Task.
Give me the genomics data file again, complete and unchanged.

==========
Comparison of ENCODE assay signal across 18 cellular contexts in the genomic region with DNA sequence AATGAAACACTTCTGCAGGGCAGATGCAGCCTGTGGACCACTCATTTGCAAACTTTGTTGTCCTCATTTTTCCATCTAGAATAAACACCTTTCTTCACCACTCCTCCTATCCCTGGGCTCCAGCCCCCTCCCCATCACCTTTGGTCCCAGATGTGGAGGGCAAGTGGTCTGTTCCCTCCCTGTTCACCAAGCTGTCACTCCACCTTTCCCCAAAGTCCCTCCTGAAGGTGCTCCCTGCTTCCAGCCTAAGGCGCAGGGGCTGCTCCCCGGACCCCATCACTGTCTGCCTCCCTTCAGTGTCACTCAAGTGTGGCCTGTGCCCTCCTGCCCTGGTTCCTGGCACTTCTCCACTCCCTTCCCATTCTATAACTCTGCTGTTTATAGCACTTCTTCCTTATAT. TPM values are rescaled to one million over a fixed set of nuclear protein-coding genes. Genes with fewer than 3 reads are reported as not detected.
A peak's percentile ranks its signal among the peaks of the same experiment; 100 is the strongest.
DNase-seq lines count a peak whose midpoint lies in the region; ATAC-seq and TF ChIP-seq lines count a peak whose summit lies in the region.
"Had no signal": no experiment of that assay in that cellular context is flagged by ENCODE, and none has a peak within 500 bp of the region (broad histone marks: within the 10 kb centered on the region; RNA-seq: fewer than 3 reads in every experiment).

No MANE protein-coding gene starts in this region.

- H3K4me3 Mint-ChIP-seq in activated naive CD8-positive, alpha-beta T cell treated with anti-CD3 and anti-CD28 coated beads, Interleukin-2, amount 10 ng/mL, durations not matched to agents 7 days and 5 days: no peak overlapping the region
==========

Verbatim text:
Comparison of ENCODE assay signal across 18 cellular contexts in the genomic region with DNA sequence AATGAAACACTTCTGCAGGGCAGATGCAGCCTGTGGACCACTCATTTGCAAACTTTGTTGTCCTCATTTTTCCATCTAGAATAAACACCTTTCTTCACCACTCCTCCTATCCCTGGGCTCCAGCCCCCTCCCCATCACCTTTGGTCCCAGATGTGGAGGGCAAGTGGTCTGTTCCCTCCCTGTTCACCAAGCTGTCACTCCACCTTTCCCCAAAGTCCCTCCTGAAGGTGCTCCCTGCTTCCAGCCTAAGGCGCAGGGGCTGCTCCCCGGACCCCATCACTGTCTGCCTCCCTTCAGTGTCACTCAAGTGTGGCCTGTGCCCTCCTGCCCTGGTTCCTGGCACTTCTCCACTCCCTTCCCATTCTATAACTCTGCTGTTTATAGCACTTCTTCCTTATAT. TPM values are rescaled to one million over a fixed set of nuclear protein-coding genes. Genes with fewer than 3 reads are reported as not detected.
A peak's percentile ranks its signal among the peaks of the same experiment; 100 is the strongest.
DNase-seq lines count a peak whose midpoint lies in the region; ATAC-seq and TF ChIP-seq lines count a peak whose summit lies in the region.
"Had no signal": no experiment of that assay in that cellular context is flagged by ENCODE, and none has a peak within 500 bp of the region (broad histone marks: within the 10 kb centered on the region; RNA-seq: fewer than 3 reads in every experiment).

No MANE protein-coding gene starts in this region.

- H3K4me3 Mint-ChIP-seq in activated naive CD8-positive, alpha-beta T cell treated with anti-CD3 and anti-CD28 coated beads, Interleukin-2, amount 10 ng/mL, durations not matched to agents 7 days and 5 days: no peak overlapping the region